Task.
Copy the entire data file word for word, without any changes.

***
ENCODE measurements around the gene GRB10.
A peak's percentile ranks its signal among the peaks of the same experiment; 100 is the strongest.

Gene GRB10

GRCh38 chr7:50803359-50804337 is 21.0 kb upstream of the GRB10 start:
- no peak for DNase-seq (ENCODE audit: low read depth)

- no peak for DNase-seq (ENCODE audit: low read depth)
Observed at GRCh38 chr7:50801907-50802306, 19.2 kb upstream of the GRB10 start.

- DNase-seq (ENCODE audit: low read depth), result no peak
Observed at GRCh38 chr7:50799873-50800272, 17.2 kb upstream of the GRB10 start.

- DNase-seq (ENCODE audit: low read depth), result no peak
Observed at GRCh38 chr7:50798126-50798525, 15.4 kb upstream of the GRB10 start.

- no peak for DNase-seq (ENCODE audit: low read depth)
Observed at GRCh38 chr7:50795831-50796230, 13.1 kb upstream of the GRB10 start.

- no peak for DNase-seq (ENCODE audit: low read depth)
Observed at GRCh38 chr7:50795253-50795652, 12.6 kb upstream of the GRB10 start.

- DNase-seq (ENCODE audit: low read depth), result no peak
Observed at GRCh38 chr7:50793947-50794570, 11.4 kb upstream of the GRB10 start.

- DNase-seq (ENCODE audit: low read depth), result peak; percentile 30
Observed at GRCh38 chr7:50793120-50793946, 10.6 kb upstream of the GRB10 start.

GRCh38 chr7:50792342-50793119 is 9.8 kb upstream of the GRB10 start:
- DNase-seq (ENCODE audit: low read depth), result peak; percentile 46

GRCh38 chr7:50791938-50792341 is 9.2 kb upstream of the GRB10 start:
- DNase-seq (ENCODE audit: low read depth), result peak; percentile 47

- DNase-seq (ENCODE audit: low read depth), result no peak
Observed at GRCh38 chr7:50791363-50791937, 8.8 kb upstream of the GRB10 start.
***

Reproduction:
ENCODE measurements around the gene GRB10.
A peak's percentile ranks its signal among the peaks of the same experiment; 100 is the strongest.

Gene GRB10

GRCh38 chr7:50803359-50804337 is 21.0 kb upstream of the GRB10 start:
- no peak for DNase-seq (ENCODE audit: low read depth)

- no peak for DNase-seq (ENCODE audit: low read depth)
Observed at GRCh38 chr7:50801907-50802306, 19.2 kb upstream of the GRB10 start.

- DNase-seq (ENCODE audit: low read depth), result no peak
Observed at GRCh38 chr7:50799873-50800272, 17.2 kb upstream of the GRB10 start.

- DNase-seq (ENCODE audit: low read depth), result no peak
Observed at GRCh38 chr7:50798126-50798525, 15.4 kb upstream of the GRB10 start.

- no peak for DNase-seq (ENCODE audit: low read depth)
Observed at GRCh38 chr7:50795831-50796230, 13.1 kb upstream of the GRB10 start.

- no peak for DNase-seq (ENCODE audit: low read depth)
Observed at GRCh38 chr7:50795253-50795652, 12.6 kb upstream of the GRB10 start.

- DNase-seq (ENCODE audit: low read depth), result no peak
Observed at GRCh38 chr7:50793947-50794570, 11.4 kb upstream of the GRB10 start.

- DNase-seq (ENCODE audit: low read depth), result peak; percentile 30
Observed at GRCh38 chr7:50793120-50793946, 10.6 kb upstream of the GRB10 start.

GRCh38 chr7:50792342-50793119 is 9.8 kb upstream of the GRB10 start:
- DNase-seq (ENCODE audit: low read depth), result peak; percentile 46

GRCh38 chr7:50791938-50792341 is 9.2 kb upstream of the GRB10 start:
- DNase-seq (ENCODE audit: low read depth), result peak; percentile 47

- DNase-seq (ENCODE audit: low read depth), result no peak
Observed at GRCh38 chr7:50791363-50791937, 8.8 kb upstream of the GRB10 start.